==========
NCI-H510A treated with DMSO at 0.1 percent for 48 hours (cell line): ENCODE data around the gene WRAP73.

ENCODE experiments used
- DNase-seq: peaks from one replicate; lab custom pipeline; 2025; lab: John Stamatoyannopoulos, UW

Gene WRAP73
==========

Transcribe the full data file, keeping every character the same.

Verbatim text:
NCI-H510A treated with DMSO at 0.1 percent for 48 hours (cell line): ENCODE data around the gene WRAP73.

ENCODE experiments used
- DNase-seq: peaks from one replicate; lab custom pipeline; 2025; lab: John Stamatoyannopoulos, UW

Gene WRAP73